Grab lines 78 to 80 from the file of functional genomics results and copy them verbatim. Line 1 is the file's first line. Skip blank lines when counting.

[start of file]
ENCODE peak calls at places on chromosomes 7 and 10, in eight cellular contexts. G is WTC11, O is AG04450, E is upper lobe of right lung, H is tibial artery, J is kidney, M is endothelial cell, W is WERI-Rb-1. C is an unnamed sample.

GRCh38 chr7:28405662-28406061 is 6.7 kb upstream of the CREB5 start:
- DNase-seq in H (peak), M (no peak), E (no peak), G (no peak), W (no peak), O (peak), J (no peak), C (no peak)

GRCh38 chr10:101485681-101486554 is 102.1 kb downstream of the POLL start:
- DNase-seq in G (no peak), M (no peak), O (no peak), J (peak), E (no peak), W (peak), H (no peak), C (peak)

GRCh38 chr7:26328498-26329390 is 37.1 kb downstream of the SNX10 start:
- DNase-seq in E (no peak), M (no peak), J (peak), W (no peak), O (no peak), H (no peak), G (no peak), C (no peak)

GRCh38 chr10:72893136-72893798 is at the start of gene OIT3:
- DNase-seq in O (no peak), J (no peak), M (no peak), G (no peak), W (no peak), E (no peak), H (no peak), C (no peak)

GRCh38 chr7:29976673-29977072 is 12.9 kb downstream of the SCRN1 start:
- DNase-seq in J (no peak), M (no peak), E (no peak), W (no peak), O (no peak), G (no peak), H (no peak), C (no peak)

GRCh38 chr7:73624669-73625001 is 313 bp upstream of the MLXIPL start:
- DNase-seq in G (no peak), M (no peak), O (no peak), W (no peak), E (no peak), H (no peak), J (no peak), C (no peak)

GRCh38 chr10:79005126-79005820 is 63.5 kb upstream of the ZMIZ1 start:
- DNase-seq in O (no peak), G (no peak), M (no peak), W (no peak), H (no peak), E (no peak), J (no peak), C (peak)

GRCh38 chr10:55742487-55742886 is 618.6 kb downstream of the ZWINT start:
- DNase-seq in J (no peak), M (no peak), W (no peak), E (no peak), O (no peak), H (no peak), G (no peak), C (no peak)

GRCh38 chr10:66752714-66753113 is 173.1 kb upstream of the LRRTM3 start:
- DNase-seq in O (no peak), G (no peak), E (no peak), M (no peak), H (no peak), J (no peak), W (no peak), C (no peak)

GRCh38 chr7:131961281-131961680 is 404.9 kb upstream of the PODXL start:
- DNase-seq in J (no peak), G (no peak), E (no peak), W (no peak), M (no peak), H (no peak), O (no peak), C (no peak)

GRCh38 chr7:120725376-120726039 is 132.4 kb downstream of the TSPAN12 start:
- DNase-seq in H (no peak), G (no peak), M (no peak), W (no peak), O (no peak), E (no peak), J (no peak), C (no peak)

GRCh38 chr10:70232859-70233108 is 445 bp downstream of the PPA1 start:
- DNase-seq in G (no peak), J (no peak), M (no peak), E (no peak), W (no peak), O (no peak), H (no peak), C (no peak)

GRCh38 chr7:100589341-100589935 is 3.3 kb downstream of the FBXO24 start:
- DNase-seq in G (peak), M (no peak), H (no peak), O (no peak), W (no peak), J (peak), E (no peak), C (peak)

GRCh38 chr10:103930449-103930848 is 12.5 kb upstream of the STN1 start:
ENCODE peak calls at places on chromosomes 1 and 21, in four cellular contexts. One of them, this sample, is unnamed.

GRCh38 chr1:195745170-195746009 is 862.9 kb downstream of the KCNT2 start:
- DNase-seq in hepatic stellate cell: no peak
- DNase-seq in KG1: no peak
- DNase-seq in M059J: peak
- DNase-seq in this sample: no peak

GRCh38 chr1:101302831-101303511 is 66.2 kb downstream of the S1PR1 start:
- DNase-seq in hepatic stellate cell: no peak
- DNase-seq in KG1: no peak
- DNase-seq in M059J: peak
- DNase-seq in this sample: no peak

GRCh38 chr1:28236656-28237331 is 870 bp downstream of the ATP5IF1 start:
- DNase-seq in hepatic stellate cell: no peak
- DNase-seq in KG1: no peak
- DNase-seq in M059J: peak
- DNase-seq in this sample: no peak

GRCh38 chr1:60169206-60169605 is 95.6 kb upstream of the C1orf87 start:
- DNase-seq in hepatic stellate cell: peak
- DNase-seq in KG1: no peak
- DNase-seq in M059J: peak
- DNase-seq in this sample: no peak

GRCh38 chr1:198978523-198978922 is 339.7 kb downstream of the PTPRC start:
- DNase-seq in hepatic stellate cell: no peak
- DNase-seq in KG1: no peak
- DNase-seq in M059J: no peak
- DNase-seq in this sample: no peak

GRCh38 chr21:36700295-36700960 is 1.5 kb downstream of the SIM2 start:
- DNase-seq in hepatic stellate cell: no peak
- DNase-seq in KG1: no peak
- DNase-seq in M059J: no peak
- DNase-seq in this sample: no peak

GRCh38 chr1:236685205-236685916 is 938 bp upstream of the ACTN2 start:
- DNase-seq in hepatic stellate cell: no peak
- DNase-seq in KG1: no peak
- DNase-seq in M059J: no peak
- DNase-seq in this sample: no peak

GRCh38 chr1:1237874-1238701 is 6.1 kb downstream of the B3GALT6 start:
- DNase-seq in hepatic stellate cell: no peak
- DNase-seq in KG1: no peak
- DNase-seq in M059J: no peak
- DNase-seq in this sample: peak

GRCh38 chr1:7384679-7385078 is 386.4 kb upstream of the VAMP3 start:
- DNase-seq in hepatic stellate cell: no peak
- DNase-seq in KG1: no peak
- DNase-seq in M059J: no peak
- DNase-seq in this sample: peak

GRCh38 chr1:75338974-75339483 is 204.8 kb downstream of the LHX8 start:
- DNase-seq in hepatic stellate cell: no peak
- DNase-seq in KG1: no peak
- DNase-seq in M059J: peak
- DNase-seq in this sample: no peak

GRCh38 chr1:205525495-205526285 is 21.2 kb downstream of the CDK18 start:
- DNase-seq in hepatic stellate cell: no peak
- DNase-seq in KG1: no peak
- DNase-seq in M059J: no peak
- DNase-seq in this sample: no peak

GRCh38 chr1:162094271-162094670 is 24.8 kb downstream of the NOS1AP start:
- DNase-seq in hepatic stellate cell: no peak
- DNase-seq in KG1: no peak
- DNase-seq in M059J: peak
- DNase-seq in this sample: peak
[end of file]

- DNase-seq in M059J: peak
- DNase-seq in this sample: no peak

GRCh38 chr1:205525495-205526285 is 21.2 kb downstream of the CDK18 start: